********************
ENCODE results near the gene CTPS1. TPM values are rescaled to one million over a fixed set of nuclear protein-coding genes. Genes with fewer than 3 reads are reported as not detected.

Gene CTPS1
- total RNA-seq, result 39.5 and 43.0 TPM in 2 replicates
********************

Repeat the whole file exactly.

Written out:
ENCODE results near the gene CTPS1. TPM values are rescaled to one million over a fixed set of nuclear protein-coding genes. Genes with fewer than 3 reads are reported as not detected.

Gene CTPS1
- total RNA-seq, result 39.5 and 43.0 TPM in 2 replicates